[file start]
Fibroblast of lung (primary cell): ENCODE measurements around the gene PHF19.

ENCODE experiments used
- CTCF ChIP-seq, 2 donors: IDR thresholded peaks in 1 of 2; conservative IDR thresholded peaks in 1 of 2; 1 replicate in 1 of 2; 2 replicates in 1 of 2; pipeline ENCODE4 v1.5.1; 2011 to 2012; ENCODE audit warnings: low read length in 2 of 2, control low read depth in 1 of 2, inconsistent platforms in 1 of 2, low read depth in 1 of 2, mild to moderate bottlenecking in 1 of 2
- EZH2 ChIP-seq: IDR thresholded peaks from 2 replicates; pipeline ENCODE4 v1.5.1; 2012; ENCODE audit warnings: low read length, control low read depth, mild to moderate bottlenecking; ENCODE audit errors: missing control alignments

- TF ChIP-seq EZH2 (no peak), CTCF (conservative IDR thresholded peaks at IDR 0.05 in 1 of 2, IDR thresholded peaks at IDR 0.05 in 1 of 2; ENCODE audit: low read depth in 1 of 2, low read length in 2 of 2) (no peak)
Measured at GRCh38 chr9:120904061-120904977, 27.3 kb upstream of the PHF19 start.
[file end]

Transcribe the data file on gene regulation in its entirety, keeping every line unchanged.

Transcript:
Fibroblast of lung (primary cell): ENCODE measurements around the gene PHF19.

ENCODE experiments used
- CTCF ChIP-seq, 2 donors: IDR thresholded peaks in 1 of 2; conservative IDR thresholded peaks in 1 of 2; 1 replicate in 1 of 2; 2 replicates in 1 of 2; pipeline ENCODE4 v1.5.1; 2011 to 2012; ENCODE audit warnings: low read length in 2 of 2, control low read depth in 1 of 2, inconsistent platforms in 1 of 2, low read depth in 1 of 2, mild to moderate bottlenecking in 1 of 2
- EZH2 ChIP-seq: IDR thresholded peaks from 2 replicates; pipeline ENCODE4 v1.5.1; 2012; ENCODE audit warnings: low read length, control low read depth, mild to moderate bottlenecking; ENCODE audit errors: missing control alignments

- TF ChIP-seq EZH2 (no peak), CTCF (conservative IDR thresholded peaks at IDR 0.05 in 1 of 2, IDR thresholded peaks at IDR 0.05 in 1 of 2; ENCODE audit: low read depth in 1 of 2, low read length in 2 of 2) (no peak)
Measured at GRCh38 chr9:120904061-120904977, 27.3 kb upstream of the PHF19 start.